Sheep Dog Demonstration

Irish Sheep

Day 10

Today we traveled to Killarney, Southern Ireland. First we stopped by the Bog Museum where there were several thatched-roofed houses. It was neat to look at the way the houses used to be in Ireland. All of the houses’ roofs used to be made of thatch, but now only a few remain in the whole country.

Next we went to a sheep dog presentation. The modern-day shepherd used the dogs to herd the sheep up and down the hills of the Irish countryside. He used voice commands when the dogs were close by and a high-pitched whistle when the dogs got too far away. He worked with two dogs while we were watching him. Each dog had its own whistle commands; the dogs were so well trained. They could herd the sheep left and right, up and down, and all around the hilly field.

Then we traveled around the Ring of Kerry. It was rainy and very hazy out so the photographs were not the best. We still stopped a few times to take photos of the beautiful countryside. There were many rivers and lakes that we passed by—we even saw the ocean.

Then we finally got to the hotel; it was very luxurious in comparison to the other hotels where we have spent the night. We went out to eat at The Danny Mann Lounge. We had a great Irish meal and Bailey’s cheesecake for dessert. It was very tasty. After we ate we listened to an Irish folk singing group called the Irish Weavers. They played the guitar, the accordion, and the tin flute. It was really neat. They also sang many traditional Irish songs. They really got the crowd into it; everyone was clapping and having a good time.

Monday, May 17, 2010

Day 9 - Photos

The View out Blarney Castle

Watch Tower

Blarney Castle

Day 9

Today we woke up to church bells. They started ringing. We found out they ring about every fifteen minutes--in all hours of the night. After we got ready, we traveled to Cork City where we visited the RedFM Radio Station. There were many different people who were kind enough to speak with us, such as: the production manager, a Gaelic language specialist, and an advertisement and sales agent. Each person told us about their specific job within the radio station. RedFM is meant for a younger age group, so the radio station itself reflected this demographic. They decorated the interior of the building in a young feeling mood with lots of red colors. They also play music according to what the age group wants to hear. They also showed us around the production room which was pretty neat. At the end of the visit we all got a free pen; I have to admit free souvenirs are my favorite.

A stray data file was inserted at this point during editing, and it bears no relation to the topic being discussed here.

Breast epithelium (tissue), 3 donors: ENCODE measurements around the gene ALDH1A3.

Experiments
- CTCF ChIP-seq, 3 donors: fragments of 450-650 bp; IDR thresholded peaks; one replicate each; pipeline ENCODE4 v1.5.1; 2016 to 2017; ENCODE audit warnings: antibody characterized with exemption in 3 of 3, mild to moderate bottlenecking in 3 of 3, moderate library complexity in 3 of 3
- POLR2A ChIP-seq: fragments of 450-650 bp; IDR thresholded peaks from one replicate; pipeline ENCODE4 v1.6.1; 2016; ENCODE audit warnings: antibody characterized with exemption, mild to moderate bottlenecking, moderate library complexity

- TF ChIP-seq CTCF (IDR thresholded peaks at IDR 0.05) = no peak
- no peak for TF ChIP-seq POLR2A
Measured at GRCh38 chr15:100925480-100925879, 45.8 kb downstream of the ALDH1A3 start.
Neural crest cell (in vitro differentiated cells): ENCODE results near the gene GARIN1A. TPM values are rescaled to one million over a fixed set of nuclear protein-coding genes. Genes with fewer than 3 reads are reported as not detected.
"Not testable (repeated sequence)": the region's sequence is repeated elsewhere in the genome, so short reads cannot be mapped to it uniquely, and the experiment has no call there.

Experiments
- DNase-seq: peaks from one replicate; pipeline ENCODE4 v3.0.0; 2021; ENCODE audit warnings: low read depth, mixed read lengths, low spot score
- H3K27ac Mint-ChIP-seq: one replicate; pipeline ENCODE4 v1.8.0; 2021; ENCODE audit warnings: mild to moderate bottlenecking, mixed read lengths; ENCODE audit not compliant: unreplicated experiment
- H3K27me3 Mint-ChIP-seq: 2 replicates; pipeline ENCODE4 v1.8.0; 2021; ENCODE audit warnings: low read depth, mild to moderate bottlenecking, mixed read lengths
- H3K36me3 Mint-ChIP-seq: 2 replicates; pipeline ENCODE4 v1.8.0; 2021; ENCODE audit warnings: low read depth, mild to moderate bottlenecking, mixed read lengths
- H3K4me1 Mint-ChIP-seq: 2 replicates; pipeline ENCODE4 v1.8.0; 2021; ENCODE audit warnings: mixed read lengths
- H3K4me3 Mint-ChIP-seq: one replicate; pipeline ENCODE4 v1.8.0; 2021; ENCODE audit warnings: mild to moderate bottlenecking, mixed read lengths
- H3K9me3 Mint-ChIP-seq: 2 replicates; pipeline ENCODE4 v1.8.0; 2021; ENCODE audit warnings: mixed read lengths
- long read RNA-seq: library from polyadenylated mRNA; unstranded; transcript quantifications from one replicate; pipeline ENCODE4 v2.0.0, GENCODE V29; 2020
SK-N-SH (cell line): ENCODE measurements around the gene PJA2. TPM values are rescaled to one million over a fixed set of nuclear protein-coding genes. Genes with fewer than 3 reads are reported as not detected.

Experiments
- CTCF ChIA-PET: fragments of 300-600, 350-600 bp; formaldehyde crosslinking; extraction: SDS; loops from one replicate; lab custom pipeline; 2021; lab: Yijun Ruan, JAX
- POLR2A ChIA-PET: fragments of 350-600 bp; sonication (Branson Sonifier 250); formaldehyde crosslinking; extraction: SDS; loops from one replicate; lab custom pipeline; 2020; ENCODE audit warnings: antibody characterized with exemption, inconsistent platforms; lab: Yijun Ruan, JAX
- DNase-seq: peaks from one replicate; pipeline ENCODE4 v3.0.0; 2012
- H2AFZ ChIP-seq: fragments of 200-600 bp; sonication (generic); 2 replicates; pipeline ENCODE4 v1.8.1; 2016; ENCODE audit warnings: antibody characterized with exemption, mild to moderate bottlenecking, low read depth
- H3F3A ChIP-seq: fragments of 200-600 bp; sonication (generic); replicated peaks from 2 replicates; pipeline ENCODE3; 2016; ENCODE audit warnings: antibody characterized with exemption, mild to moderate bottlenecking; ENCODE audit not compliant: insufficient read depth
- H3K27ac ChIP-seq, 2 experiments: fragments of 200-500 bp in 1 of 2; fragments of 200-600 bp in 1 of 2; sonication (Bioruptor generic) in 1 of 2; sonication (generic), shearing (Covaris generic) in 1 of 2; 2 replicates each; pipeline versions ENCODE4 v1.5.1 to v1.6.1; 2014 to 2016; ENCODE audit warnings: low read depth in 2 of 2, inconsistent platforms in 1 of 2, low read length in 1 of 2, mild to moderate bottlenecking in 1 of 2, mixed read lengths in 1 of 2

Then we went to the Blarney Castle. I took a lot of photos and kissed the Blarney Stone. Now I will have good luck for the rest of the year! The whole process of actually climbing up the stairs of the castle was more intense than whole kissing ordeal. The staircase was very tight, and the stairs themselves were narrow and steep. When we finally reached the top, we saw out over the Irish countryside. It was so pretty but very high up. We got to the stone and I was the first one to kiss it. I laid down and bent over backwards to kiss it. For a split second I looked down; it was very scary. I am also short, so I had to scoot down so the man who was holding on to me was just barely grabbing my knees. It was fairly frightening but totally worth it. It was one of the best experiences of my life. While at Blarney, I also got a lot of my souvenir shopping done. I bought an aren sweater for myself. Ireland is known for its nice sheep's wool.

Well I'm off to bed. We are traveling again in the morning and I have to pack. We will be headed to Killarney which should be a fun day. After kissing the Blarney Stone today, I have the luck of the Irish, so I hope to spread it to you!